The Trigger Happy Man

“For Pete’s sake, Sir, teach the men not to be ‘trigger happy.’ (Note: an expression used on Guadalcanal for men who are very nervous and who fire without seeing the enemy. This man is dangerous and has caused a lot of trouble . . .)”

Russel P. Reeder, jr. Fighting on Guadalcanal (Washington: Government Printing Office, 1943).

Skittish souls say they are “triggered” when a traumatic and allegedly repressed memory is recalled by a “triggering” phrase, image or act.  And souls even more sensitive therefore tell us we must set out “trigger warnings” whenever there are “triggers ahead.” Devising a “trigger warning” that is not itself “triggering” requires uncommon subtlety and skill, such as might be demanded of a highway department that was forbidden to mention roadwork, or a janitor sworn to silence on the matter of wet floors.

Freudian repression lies at the back of this theory. Freud tells us that the unconscious mind is a seething cauldron of dangerous desires and shameful memories, and that the lid on this cauldron is held in place by stout clamps of ego defense. Indeed these clamps are so stout that the human psyche more closely resembles a pressure-cooker than a cauldron, but the lid nevertheless leaks jets of neurotic steam. In Freud’s mind, relieving the psychic pressure of his patients was only somewhat less important than depositing their fees in the bank account of S. Freud.

There are, no doubt, genuine and pitiful cases of repressed trauma.  But like all genuine and pitiful cases, they have been swamped by a crowd of impostors–in this case trigger-happy impostors.  These impostors are trigger-happy because they are happy to be triggered, and they are happy to be triggered because triggering excuses wrath.

And what is happier than that!

You will know an impostor by the fact that his traumatic memory is not repressed.  In fact, he thinks and talks about little else. The Freudian neurotic cannot live with the traumatic memory; the trigger-happy impostor cannot live without it.  A “survivor” of the remembered event (sometimes altogether imaginary) is who he is.  And if you trigger one of these trigger-happy fraudsters, the object of his wrath is who you will be.

And this is the key to the essential difference between the pitiful cases who have repressed their traumatic memory and the impostors who are obsessed by their traumatic memory. If you trigger a pitiful case, you will hurt him.  If you trigger an impostor, he will hurt you.

8 thoughts on “The Trigger Happy Man

  1. … and they are happy to be triggered because triggering excuses wrath.

    That, and fraud. Many who are easily “triggered” receive, or stand to receive, a nice taxpayer provided monthly stipend to boot. Depending on how well they keep up the charade. The guy who recently threw a fit at the Game Stop, insisting he be called Ma’am, is highly eligible for such a stipend. He’ll probably calm down a lot once he receives his first monthly installment.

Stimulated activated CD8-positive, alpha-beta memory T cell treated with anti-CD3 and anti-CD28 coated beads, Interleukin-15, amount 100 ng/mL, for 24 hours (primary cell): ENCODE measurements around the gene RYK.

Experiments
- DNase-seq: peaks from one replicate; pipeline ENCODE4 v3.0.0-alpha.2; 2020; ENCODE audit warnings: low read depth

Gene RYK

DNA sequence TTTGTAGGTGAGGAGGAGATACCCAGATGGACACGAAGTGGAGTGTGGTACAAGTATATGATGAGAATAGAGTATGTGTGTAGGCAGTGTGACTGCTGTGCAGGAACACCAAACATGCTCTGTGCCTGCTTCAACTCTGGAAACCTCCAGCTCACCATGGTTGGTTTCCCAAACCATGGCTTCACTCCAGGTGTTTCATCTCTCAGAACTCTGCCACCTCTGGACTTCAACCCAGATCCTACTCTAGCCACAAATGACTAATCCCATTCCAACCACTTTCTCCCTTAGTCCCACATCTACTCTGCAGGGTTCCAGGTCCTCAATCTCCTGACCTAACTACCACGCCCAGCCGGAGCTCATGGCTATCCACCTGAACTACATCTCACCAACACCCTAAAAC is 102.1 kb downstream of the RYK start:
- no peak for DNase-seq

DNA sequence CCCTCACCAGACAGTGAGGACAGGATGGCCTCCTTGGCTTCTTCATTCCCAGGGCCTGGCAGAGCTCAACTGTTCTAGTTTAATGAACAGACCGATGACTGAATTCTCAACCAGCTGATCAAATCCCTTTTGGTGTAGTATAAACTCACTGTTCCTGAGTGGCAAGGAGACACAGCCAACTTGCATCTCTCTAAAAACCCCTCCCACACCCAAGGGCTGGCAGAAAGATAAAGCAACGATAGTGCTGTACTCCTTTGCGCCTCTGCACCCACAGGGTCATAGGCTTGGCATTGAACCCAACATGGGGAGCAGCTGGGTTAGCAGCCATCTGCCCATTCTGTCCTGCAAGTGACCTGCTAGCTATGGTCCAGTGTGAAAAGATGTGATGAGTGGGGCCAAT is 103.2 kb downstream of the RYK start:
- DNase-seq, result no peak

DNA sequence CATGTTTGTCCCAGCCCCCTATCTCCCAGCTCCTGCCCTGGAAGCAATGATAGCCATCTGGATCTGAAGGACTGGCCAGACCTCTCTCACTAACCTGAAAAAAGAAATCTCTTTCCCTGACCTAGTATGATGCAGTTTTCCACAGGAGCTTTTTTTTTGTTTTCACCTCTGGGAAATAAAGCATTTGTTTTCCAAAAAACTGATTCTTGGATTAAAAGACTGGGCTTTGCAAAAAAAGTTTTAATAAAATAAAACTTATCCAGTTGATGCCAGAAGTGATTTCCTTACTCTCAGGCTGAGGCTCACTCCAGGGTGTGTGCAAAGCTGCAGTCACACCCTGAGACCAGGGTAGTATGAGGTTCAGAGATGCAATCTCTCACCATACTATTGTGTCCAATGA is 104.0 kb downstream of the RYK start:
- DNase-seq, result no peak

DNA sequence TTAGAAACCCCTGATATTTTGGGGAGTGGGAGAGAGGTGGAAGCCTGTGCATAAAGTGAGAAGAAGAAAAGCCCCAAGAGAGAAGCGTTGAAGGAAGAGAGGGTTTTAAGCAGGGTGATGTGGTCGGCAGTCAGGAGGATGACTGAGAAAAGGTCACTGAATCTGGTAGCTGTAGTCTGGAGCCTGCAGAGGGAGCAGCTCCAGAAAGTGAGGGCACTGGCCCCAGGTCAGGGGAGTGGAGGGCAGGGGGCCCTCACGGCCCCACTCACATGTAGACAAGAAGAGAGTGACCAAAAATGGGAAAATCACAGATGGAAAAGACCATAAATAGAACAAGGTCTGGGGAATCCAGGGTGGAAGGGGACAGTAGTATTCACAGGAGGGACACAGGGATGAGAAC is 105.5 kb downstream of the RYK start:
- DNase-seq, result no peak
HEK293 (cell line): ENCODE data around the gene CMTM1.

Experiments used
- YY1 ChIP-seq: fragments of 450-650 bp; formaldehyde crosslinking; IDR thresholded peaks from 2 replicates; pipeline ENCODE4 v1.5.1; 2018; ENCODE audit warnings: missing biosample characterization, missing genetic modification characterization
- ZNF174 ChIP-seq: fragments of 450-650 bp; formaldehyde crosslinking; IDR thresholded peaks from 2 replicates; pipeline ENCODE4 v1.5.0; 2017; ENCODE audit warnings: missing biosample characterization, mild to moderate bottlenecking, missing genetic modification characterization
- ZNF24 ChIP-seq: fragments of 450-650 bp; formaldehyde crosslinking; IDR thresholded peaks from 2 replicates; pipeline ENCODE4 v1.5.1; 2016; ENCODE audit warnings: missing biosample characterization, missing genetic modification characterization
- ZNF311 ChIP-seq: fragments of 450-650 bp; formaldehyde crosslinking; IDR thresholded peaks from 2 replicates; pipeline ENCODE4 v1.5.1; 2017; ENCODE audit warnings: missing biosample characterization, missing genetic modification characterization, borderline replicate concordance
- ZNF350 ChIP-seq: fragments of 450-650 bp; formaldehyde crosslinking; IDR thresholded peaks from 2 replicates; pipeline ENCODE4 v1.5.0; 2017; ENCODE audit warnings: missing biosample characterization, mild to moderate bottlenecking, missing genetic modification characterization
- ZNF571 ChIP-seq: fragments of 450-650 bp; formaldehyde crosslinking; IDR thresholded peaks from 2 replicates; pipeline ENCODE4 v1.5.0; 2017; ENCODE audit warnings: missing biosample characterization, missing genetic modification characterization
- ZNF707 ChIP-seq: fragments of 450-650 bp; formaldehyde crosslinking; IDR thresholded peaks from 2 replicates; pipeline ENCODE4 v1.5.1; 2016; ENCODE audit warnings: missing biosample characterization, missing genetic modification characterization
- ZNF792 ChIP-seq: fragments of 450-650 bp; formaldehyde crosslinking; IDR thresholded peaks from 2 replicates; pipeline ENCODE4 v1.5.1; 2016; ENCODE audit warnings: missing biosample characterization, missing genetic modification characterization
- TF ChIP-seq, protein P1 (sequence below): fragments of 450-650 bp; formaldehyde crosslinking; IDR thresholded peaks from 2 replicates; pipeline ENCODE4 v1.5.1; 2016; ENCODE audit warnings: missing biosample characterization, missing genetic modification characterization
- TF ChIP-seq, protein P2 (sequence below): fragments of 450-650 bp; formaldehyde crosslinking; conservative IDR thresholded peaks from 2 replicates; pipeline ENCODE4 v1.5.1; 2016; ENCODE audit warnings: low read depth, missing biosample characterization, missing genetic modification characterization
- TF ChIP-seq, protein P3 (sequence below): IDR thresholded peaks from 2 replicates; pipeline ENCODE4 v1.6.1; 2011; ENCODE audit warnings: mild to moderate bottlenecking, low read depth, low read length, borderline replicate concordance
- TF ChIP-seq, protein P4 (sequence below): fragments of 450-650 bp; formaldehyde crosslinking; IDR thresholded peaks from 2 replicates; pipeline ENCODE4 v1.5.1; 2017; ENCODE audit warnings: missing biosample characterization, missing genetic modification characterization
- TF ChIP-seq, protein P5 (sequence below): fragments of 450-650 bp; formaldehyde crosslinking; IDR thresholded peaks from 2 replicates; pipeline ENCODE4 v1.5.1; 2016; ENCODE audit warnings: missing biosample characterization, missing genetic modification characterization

Regarding Freud’s bank account, my understanding is that he preferred to work with patients who had large bank accounts of their own, from whom he could extract enormous fees and philanthropical gifts. Not every S. Freud aspirant can be an S. Freud with his high-end clientele, however, so the less talented invented “school counselors” and “private” businesses that minister to “troubled teens” and their troubled families. It’s a pretty lucrative medicaid-funded racket, I hear tell, these days.

  2. Pingback: The Trigger Happy Man | Reaction Times

  3. I am myself have survived violent crime. All my life I thought it was my duty to remain calm when, for example, I have to do business with someone who reminds me of certain violent thugs I’ve known. I feel it’s only fair to stop and remind myself that this is not that person. And there are situations that bother me a lot that wouldn’t bother anyone else. But again, those situations aren’t in fact signs that something bad is going to happen. I’ve always felt that I owed it to the rest of humanity to keep it between the lines, period. Sometimes these days I wonder if I’ve done this whole “deal with my own PTSD on my own terms” thing wrong. Lots of repression. Lots of telling myself “now what would a brave smart girl do?”

    But you know, the thing I most regret is realizing that a lot of lefty people remind me of my ex-husband. And that led me to being far more tolerant of them than I ought to have been. As in, “now, now, Vera, just because they’re using the same rhetoric that Ex did, doesn’t necessarily mean that they’re going to start screaming at you when not gas lighting you.” But low and behold, screaming and gas lighting is exactly what so many of them are now doing, so … I was seriously wrong about that.

    • I’m sorry to hear of the pain in your past. As I said in the post, there are people who we should treat with special sensitivity. And then there are people who manipulate us by being specially sensitive. It sounds as if you know the trick first hand–from the receiving end. They make you feel guilty about thinking their bad behavior is bad.

  4. As a fairly safe generalization, there is no such thing as a trigger. It’s the biggest lie going. And Freud….was a fraud….and quite anti-Christian if memory serves. The world is a mirror to your soul and if you don’t like the worm of inequity under the veneer you call your good personality – that is your problem. In general – anyone who parades their victim hood status – is a fraud.

    • Most of them are, as I say, “trigger-happy,” but there are some genuine cases we should tiptoe around. The genuine cases experienced severe trauma personally. The trauma of the “trigger happy” may have happened a long time ago to someone kind of like them.

  5. Pingback: Cantandum in Ezkhaton 02/10/19 | Liberae Sunt Nostrae Cogitatiores

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